I’m talking to my daughter’s preschool class about Passover tomorrow, and in preparation I’ve been looking for appropriate Youtube videos to show them. This one didn’t make the cut for the particular occasion, but it’s my favorite Passover Youtube video (and one of a series of very clever Passover videos from Aish.com). A must if you are a “Queen” fan.
Archive for the ‘Jewish Culture’ Category
My father, Yefim Somin, recently participated in a panel on memoirs of immigration at Cary Memorial Libary in Lexington, MA. The video is available here.
As my father mentioned in the talk, his account of his immigration experience is available in this recent book of Russian Jewish immigrant memoirs published by the Hebrew Immigrant Aid Society. Other contributors include well-known novelist Gary Shteyngart and artist Marc Klionsky. I have an essay in in it as well. I blogged about an earlier version of it here.
For readers who may be interested, my father, Yefim Somin, will be speaking on his experience of immigration from the Soviet Union to the United States at Cary Memorial Library in Lexington, MA on February 28 at 7 PM. His talk will be part of a panel on the experiences of immigrants who have settled in Lexington. The other speakers will be Brandeis Professor Mitra Shavarini (Iran), and Weidong Wang (China). The address and other details of this event are available here.
My father’s account of his immigration experience is available in this recent book of Russian Jewish immigrant memoirs published by the Hebrew Immigrant Aid Society, which you can purchase either online or at the Cary event itself. Other contributors to the volume include well-known novelist Gary Shteyngart and artist Marc Klionsky. I have an essay in volume as well, an earlier version of which I blogged about here.
Copies of Prof. Shavarini’s memoir will also be on sale at the Cary Library event.
From the Times of Israel comes the inspiring story of Judy Feld Carr: “For nearly three decades, Feld Carr [a musicologist and mother of six] single-handedly arranged the smuggling of more than 3,000 Jews out of Damascus, Aleppo and Qamishli to safety in Israel and America.”
UPDATE: I wonder if this article might be exaggerating Feld-Carr’s role in saving Syrian Jewry somewhat, given that in 1992 several thousand Syrian Jews left with the permission of the Assad government, on the condition that they go to the U.S. and not Israel. This is not consistent with the article’s data stating that there were 4,600 Jews in Syria in the early 70s, and she rescued over 3,000 of them. Even if so, her story is a remarkable one.
Ha’aretz has the details. Reading this and other accounts of this and other studies, it now seems well-established that:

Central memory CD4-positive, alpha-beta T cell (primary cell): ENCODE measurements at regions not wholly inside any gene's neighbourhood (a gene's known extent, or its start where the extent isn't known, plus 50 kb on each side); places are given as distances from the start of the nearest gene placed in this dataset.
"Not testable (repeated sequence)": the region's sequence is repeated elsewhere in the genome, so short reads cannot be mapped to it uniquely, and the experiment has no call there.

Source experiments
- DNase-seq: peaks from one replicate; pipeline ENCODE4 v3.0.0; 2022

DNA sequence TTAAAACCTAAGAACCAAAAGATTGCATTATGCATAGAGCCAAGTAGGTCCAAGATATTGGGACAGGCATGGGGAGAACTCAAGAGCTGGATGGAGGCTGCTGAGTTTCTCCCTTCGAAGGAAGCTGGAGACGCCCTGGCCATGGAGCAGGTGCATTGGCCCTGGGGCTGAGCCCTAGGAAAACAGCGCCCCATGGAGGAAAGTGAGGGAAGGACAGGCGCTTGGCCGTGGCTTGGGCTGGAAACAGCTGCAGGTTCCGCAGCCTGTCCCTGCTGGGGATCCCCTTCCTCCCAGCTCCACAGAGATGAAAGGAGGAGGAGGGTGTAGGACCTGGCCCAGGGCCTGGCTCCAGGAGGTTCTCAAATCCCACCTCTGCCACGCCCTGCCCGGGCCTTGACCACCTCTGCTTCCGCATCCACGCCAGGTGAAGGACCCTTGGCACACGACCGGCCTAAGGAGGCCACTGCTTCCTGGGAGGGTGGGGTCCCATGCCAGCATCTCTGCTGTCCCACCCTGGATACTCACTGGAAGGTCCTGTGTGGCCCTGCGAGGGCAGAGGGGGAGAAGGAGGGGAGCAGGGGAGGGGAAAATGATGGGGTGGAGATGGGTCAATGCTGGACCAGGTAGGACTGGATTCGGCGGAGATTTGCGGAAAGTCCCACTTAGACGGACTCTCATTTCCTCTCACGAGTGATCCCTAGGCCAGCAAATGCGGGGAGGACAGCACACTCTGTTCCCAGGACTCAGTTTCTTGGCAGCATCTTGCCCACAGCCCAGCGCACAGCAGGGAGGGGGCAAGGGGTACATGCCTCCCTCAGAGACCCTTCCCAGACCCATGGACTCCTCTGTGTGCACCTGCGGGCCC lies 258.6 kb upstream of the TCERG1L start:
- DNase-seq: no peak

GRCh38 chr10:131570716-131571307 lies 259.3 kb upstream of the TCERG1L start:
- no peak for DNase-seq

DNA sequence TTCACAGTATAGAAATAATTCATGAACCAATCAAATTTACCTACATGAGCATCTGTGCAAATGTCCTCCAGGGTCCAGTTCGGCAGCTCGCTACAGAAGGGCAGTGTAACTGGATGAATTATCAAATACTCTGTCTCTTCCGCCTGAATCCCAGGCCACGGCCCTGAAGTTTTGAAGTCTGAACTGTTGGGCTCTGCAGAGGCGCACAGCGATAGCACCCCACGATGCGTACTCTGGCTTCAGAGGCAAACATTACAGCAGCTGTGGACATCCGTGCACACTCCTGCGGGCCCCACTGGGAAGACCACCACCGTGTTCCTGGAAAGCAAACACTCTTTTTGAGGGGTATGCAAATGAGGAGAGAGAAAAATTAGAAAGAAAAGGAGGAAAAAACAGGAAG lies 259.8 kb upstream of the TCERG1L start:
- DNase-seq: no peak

(1) The mainstream Ashkenazic and Mizrahi (“Eastern”) Jewish communities share a genetic heritage tracing back about 2,500 years.
(2) These communities maintained sufficient separation from the local non-Jewish populations that despite vast geographic distances, to this day they have greater genetic similarity with each other than with the non-Jewish population among whom they lived.
(3) The idea that Ashkenazic Jews are primarily descended from converted Khazars, most recently propounded by charlatan Shlomo Sand, is nonsense, and only continues to persist against all scientific evidence because it serves the ideological agendas of anti-Semites and anti-Zionists.
(4) Some isolated Jewish communities, like the Ethiopians, either never had, or eventually lost, their genetic connection to the rest of the Jewish people.
(5) Contrary to popular myth, the group that Jews most resemble genetically is not Palestinian Arabs, but the Druze. Geneticists, in fact, put Jews and Druze into one grouping, and Palestinians, Bedouin, and other Arab populations into another.
As I’ve said before, I don’t think such genetic studies bear any true relevance to modern political controversies (nor would they if they had different results)–since “peoplehood’ is purely a social construct anyway, I don’t see why it matters whether Palestinians or Jews “really” are peoples who have long dwelled in the Land of Israel/Palestine, or just think of themselves that way. The studies are nevertheless interesting on their own terms.
But there are those, like Sand, who spend a good deal of time and energy trying to prove the lack of common Jewish genetic heritage, promoting the Khazar myth, and so on, for political reasons, and go so far as to dismiss contrary genetic evidence as Zionist propaganda. To them, the classic response is appropriate: you’re entitled to your own opinions, but not your own facts.
Here’s a very interesting report from “The Solomon Project.” The main conclusion is that based on election year exit polls, Jewish support for Democrats and liberalism has remained pretty constant since 1972.
If one digs a bit deeper into the report, one learns that current trends suggest that the American Jewish electorate will grow less Democratic in the future. First, unlike the rest of the electorate young Jews
were less likely to vote for Obama in 2008 than were older Jews have been less likely to vote for Democratic presidential candidates over the least three elections. Indeed, about 75% Jews under 30 voted for Obama the Democrat (compared to about 85% of the over-60 crowd)* [by the way, this renders the premise behind Sarah Silverman's "Great Schlep" rather ridiculous, no? Maybe the alter kockers in Boca should be going up to Pennsylvania and Ohio to persuade their grandchildren to vote Democrat, rather than vice versa] , not that much higher than the 66% of the general under-30 electorate that voted for Obama (the study tabulates the last three elections together for age]. Second, more religiously observant Jews are significantly more likely to vote Republican and not identify themselves as liberals. A rapidly increasing proportion of the American Jewish population is religiously observant thanks to high birth rates among the Orthodox, low birth rates and intermarriage among the non-Orthodox, and the fact that the generation of at least nominally Orthodox Eastern European immigrants whose children were not Orthodox has almost entirely died out, so for likely the first time in American history Orthodoxy is concentrated among the young.